Accelerated tech adoption is generating large amounts of data, requiring updated data plans to keep businesses moving.
These disruptions are reflected in the IT spending decisions made by small and medium enterprises (SMEs) since the pandemic. Commissioned by nbn, the Telsyte Australian Digital Workplace Study 2021, showed video conferencing (37%), remote working solutions such as employee laptops (35%) and cloud-based applications (31%) as the leading IT investments reported by SMEs.
Although these applications have enabled businesses to stay connected to staff and customers, the new systems have also helped rapidly expand the volume of data businesses are dealing with. As data volume was already growing rapidly before the pandemic, the IDC estimates the volume of data stored globally is doubling every four years.
This data growth shows no signs of slowing and is forcing business leaders to adopt tools to organise their workforces, support their customers, and protect and leverage data to extract insights.
The Telsyte study reported 76 per cent of Australian SMEs had already invested in technologies with high connectivity requirements. Businesses said the top priorities they were looking at included data management and business intelligence systems –providing a strong indication that business data needs are set to continue to grow based on these priorities. So, what do businesses need to do to help ensure they remain flexible and scalable to focus on those priorities?
Different types of data have different needs
Not all data is equal. Understanding the different types of data is key to assessing the needs of a business. There are typically three data categories to consider when thinking about your own requirements:
Information-based data: Many applications like web browsing or email are designed to tolerate some lag or latency without any disruption to performance. This data is considered non-time critical data and can include instances where there is a one-way push or pull of data. It’s often thought of as the lowest priority and typically comes with standard performance commitments similar to what you would expect from your home internet plan.
A network solution based on a ‘best-effort’ data category, or those used for home plans, is often used for these applications. Businesses should keep in mind however that speed experience can vary significantly depending on other network activity.
Real-time data: Some use cases like teleconferencing and EFTPOS rely on the even transmission of data to perform properly. Delays to this type of data can prevent business applications from operating optimally and cause unplanned downtime or interruptions. Consistent two-way communication between systems is achieved by having the appropriate download and upload data available at the same time. This is where the difference between business grade plans and home plans starts to come into play.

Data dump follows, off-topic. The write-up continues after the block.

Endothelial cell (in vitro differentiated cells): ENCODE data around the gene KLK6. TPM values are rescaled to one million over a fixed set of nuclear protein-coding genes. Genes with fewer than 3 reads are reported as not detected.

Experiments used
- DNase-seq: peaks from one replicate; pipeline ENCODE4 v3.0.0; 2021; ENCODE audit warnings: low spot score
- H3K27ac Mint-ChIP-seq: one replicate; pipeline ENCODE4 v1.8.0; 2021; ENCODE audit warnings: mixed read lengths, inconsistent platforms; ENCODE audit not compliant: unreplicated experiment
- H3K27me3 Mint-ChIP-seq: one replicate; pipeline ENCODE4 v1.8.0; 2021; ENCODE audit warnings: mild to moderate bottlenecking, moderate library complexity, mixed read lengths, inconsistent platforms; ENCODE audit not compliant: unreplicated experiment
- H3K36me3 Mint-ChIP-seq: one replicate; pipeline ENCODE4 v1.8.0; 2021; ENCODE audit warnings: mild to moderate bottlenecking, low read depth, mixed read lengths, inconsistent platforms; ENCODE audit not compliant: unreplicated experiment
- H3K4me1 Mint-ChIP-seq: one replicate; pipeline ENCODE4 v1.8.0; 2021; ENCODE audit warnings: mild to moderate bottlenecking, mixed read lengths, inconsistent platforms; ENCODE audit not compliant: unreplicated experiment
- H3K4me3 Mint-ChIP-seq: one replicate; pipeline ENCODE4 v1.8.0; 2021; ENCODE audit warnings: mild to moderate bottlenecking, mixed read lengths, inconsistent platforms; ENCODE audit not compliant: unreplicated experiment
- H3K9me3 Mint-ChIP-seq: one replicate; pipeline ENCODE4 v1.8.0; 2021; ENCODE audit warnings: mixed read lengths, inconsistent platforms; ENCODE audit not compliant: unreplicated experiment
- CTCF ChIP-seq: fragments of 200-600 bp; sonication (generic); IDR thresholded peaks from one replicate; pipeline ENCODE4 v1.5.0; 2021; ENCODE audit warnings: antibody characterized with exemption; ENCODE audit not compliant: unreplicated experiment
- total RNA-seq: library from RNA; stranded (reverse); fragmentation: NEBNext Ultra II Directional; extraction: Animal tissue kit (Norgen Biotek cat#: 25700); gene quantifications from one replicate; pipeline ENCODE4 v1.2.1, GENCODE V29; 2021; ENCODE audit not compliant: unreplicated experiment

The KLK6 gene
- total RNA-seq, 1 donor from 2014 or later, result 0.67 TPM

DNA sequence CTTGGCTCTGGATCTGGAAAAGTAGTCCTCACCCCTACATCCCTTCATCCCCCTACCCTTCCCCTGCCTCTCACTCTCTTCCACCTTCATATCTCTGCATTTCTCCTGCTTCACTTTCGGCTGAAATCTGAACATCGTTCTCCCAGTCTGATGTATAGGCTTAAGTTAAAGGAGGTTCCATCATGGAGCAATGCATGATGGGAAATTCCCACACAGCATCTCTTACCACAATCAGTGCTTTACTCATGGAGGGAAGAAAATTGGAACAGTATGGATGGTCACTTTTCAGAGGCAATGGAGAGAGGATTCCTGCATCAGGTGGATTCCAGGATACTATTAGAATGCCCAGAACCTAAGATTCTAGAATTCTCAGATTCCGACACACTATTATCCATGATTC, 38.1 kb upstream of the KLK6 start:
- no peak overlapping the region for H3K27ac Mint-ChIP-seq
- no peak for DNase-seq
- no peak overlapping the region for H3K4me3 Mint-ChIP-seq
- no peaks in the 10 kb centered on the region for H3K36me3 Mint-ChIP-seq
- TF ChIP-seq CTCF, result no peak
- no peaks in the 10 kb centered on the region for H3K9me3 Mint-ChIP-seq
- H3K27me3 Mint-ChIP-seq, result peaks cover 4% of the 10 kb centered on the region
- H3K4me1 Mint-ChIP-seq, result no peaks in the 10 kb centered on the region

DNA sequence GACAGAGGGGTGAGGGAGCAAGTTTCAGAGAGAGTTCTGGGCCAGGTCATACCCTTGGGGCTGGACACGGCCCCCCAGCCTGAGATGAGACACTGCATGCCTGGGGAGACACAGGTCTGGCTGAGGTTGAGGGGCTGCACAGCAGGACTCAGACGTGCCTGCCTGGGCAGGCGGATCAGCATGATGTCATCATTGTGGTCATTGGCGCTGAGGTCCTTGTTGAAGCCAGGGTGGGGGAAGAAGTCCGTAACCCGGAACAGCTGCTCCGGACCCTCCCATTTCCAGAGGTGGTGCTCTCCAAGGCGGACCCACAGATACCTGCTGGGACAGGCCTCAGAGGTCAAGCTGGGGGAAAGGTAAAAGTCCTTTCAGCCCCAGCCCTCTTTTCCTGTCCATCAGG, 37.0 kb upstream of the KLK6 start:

While your standard home plan may be able to support one to three phone lines, any needs beyond this may call for a business-grade connection. Plans powered by business nbn® include wholesale network options§ that phone and internet providers can use. This will allow them to better accommodate the increased requirements of businesses for real-time data with symmetrical data options or higher upload speed options compared to home nbn plans.‡
Mission-critical data: This is the highest-priority data type, where delays could mean serious business or safety consequences. In engineering and manufacturing applications for example, networks connecting actuators and sensors with control systems need to be able to prioritise the data those systems required to keep working properly. Retailers point-of-sale systems have similar requirements to ensure data for customer transactions gets prioritised over less urgent data like emails and web browsing.
Being mission critical, this data requires prioritisation and a higher level of reliability in data performance. These applications may benefit from prioritised data, known formally as committed information rates.
These are different to standard home plans, which are usually based around the speeds they offer and primarily include speed as the variable. This ensures that certain data traffic is prioritised over less important data but also all other network activity. At a wholesale level, the data also has lower latency and is always packaged as a symmetrical option over the nbn network to help ensure upstream and downstream capabilities with less chance of Interruption.
Regardless of which type of data category your applications need, most businesses require their connectivity to be consistently up and running. The enhanced service level agreements (eSLAs)^ which nbn offers to service providers for plans powered by business nbn, is supported by a Melbourne based operations centre open 24/7 with staff trained in supporting business plan needs. These options are added to individual wholesale plans, and can help reduce the time it takes to resolve network faults affecting critical systems^.